Indigenous legal traditions, like all legal traditions, provide a specific way of not just solving, but articulating and reasoning through human and social problems in the first place. Through my research with the wetiko stories, I came to the conclusion that the wetiko is best understood as a legal concept or category in Cree and Anishinabek societies, that describes people who are harmful or destructive to others in socially prohibited ways. One of the questions in this research, relevant in any legal order but particularly germane in horizontal or decentralized ones, is who are the legitimate or authoritative decision makers? Not what is decided, but who gets to decide?


In the book, my attention was drawn, not just to the multiplicity of legal orders, and the spaces of lawlessness painfully illustrated, but the multiplicity of legal decision-makers and many sites of judgment I could recognize from older wetiko stories. Bazil, as a tribal judge, carefully, meticulously working with the laws available to create a foundation and greater space for future authority and jurisdiction (he reminds me of John Borrows in this regard) is the most obvious legal decision-maker by today’s standards, and, pronounces judgment for his son: “It could be argued that Lark met the definition of a wiindigoo, and, without any other recourse, his killing fulfilled the requirements of a very old law”(306). But there are others. Joe, who made the decision to shoot Lark, and Cappy, who helped him implement it, both of whom, as Joe’s father points out, will live forever with the human consequences of taking a life. There is no illusion as to the cost. Linda, Lark’s sister, makes the decision to support the killing by giving information about where to find her brother and disposing of the gun afterwards, before Joe even asks. And Geraldine, who, through her own horrific pain and trauma, chooses silence, and to break that silence to ensure a baby’s safety. And Geraldine, who is the first person to identify Lark as a wiindigoo, and tells Joe, after her husband’s encounter with Lark in the grocery store, resulting in a major departure from his moral code, and a minor heart attack, “Lark’s trying to eat us Joe. I won’t let him…I will be the one to stop him” (248).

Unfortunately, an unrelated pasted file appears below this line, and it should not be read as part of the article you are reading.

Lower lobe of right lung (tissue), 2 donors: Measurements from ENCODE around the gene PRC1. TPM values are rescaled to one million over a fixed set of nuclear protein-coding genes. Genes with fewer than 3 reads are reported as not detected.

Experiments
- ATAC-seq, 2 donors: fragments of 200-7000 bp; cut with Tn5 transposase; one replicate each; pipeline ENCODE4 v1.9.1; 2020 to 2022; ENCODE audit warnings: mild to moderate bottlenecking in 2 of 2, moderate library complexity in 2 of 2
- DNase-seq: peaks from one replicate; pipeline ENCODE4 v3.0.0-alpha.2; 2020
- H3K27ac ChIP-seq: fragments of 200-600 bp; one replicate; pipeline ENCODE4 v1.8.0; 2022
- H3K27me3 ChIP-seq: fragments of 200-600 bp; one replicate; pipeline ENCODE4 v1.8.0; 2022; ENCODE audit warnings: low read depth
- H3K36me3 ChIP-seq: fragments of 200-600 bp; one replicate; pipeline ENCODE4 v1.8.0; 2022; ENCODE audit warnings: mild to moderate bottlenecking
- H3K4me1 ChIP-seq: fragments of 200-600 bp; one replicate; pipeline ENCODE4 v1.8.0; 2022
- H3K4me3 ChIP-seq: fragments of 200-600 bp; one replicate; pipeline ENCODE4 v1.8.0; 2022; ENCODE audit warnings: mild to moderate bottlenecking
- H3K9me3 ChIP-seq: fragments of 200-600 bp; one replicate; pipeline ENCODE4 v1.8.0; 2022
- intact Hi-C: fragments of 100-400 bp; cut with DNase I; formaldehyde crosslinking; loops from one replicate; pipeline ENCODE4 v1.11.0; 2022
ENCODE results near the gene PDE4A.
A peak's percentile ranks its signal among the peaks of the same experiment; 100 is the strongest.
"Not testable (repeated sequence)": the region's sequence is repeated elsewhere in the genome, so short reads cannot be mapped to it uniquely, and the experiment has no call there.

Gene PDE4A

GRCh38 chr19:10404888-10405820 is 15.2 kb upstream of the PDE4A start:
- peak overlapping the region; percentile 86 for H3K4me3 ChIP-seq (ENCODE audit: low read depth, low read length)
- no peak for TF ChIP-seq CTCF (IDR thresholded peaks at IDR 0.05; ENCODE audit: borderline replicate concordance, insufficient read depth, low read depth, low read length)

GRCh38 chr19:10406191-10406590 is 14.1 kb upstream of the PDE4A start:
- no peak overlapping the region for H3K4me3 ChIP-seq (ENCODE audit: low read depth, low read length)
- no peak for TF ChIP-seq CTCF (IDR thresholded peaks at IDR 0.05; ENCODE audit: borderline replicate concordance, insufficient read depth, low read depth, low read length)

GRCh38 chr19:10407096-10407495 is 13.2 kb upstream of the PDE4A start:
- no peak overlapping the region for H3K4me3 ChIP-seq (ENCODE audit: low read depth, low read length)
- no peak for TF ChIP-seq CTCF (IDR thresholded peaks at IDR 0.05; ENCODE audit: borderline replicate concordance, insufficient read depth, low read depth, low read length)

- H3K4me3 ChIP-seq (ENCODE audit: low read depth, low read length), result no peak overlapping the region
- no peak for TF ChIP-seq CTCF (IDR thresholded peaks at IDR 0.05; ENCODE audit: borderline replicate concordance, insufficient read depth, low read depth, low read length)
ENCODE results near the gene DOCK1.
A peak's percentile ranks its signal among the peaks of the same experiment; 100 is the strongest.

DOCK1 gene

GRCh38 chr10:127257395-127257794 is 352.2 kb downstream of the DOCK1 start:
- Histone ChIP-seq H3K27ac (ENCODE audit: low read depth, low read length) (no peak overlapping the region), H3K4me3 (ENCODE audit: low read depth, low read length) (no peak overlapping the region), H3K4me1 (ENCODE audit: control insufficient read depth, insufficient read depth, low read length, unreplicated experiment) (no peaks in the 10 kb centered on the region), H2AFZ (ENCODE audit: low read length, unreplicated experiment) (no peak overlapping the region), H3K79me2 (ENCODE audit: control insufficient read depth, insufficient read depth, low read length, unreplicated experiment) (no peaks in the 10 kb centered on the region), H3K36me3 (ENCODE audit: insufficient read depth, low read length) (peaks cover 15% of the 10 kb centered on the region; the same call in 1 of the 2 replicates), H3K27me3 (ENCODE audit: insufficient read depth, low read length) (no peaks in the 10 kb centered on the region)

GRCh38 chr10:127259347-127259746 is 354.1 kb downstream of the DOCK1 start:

In the book, Bazil refers to his son’s response having a precedent, and what I would add, is that an unsaid but important aspect of this story is there is also precedent for people in all of the roles above to make decisions about the appropriate legal response to a wetiko. Judith Herman has described her work as driven toward the goal of giving dignity to trauma survivors’ distress. One of the things that I strive to do in my work, and I think Louise Erdrich has done in this book, is to restore dignity to the decision-making that occurs today within Indigenous communities. Rather than staying stuck in the ‘trauma narrative’, I think she uses the wetiko legal concept to demonstrate, in a trauma-informed way, how, Anishinabek individuals and groups continue to reason through issues, make principled decisions, and act on enduring felt obligations, in the face of terrible violence, degradation and grief, through the irrational tangle of state laws and colonialism. For me, this is a powerful story, one we need to effectively address the overwhelming violence as badly as attention to the larger political issues of lost land, entrenched generational poverty, systemic racism and racist violence within the dominant society.











students. what they are thinking/fighting about.

Students have more on their minds than just course material.

When I walked in to my workplace this morning, these posters (see slideshow above) were up all around the school, a new campaign courtesy of the Osgoode Feminist Collective (formerly known as the Osgoode Women’s Caucus, they changed their name a few years ago).  You can find the group on Facebook, here, and read a little more about the campaign there.